For the past few weeks, I’ve been working with a watercooled socket 754 system consisting of an Athlon 64 3200 (2GHz, 1Mb cache) and an Asus K8V Deluxe motherboard. It was coupled with two 256Mb sticks of Corsair XMS 3500 RAM and a Radeon 9700 Pro.
In general, the impressions were positive.
There has been a problem with inferior capacitors with some shipped boards. We’ll talk more about that on page three of the article, but the board reviewed did not have any of the capacitors in questions.
If you want to see a list of what the mobo contains, go here. It has all the usual frills boards have these days, including a gigabit Ethernet connection. It also has two RAID controllers, which isn’t.
Per motherboard design, the floppy connector is located towards the bottom of the motherboard, which might make for a stretched connection. What may be more inconvenient for some is the location of the Clear CMOS connector; it’s a bit to the right and below the second PCI slot. It’s not very hard to get to, but if you’re working in a cramped case with a big blower on your video card, it could be awkward to get to.
Otherwise, mobo design is pretty good. There is good clearance for big coolers around the CPU, no awkward capacitors in awkward places.
BIOS controls were OK, though often worded rather clumsily.
For instance, “CPU Speed” really means “Multiplier.” (You can set the multiplier downward, but not above the default multiplier.) Instead of seeing “4X, 5X, 6X,” you see “800MHz, 1000MHz, 1200MHz.”
Setting memory speed can be a bit confusing, also. If you want your RAM to run at the same speed as your FSB, you need to set your memory to a 2:1 (DDR 300) setting, not 1:1.
Installation was routine.
After using the system for a few weeks, I have just one thing to say about it. It just works. I liked that very much, and so should you. I don’t recall a single functional problem or even hiccup during that time. Since this might come as a surprise to those with earlier experiences with Via, I’d thought I’d mention it. I would not hesitate to install this system for some Joe Sixpack.
The big theoretical overclocking issue with this or any other Via-based board (it’s also the case with nForce 150 boards) is the PCI divisor issue. Via continues to provide no means to lock the PCI/AGP speeds at 33/66MHz.
That means when you increase the FSB to overclock the processor, you end up also overclocking the PCI and AGP bus. If you run this system at 240MHz, for instance, you also end up increasing the speed of the PCI bus from 33MHz to 40MHz, and the AGP bus from 66MHz to 80MHz. This can cause video cards and (more often) PCI-based components (including hard drives) to stop functioning and thus limit your overclock.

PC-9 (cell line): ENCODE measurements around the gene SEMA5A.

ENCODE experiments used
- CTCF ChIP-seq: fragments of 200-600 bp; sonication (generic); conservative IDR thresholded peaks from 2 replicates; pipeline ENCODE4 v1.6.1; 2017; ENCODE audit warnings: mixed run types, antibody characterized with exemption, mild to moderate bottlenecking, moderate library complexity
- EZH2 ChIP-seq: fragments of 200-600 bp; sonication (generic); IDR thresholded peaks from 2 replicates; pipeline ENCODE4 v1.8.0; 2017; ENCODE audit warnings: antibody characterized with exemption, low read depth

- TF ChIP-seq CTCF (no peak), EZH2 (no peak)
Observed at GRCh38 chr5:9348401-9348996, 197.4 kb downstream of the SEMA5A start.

Given that, when we went to overclock, we tried to minimize the likelihood that this issue would come up by using a parallel rather than SATA hard drive, and not using any PCI/AGP devices other than the (unoverclocked) video card.
Since the Corsair RAM used was only stable up to 220MHz in PIV systems, we set the FSB:memory ratio to 5:4 to keep memory from becoming a bottleneck.
We used the latest version of Prime95 to test for stability.
The best we could do and still retain solid stability was this:
We could not get Prime to run stably at 2300MHz even with 1.675V, while 2250MHz ran fine with 1.575V. However, for this particular setup, PCI/AGP was not an issue, there was no problem booting into Windows and accessing files from the hard drive at 230MHz.
Unfortunately, given the multiplier lock of the Athlon 64, increasing FSB is going to be the only way to overclock this CPU, and you really can’t expect to count on boosting the FSB to 240MHz and more without running into problems, so this does effectively limit the overclocking of this processor. Probably not a big deal for the current crop of A64s, but it could be for later ones.
There’s no point in reinventing the wheel. This CPU has been benchmarked to death, and our results (for those benchmarks not affected by video card) are just a tiny bit better than those recorded for an Athlon 3400+. A very good benchmarking summary of the leading-edge (or in the case of Prescott, heating-edge) processors can be found here, and the comparisons made there among the front-runners are a good deal more comprehensive than any we could make.
Besides, I like Xbit Labs. I think they’re the best general hardware site on the Web. 🙂
Besides, the most important for socket 754 is not whether it does 3% better than a Northwood or 2% worse than a FX-51.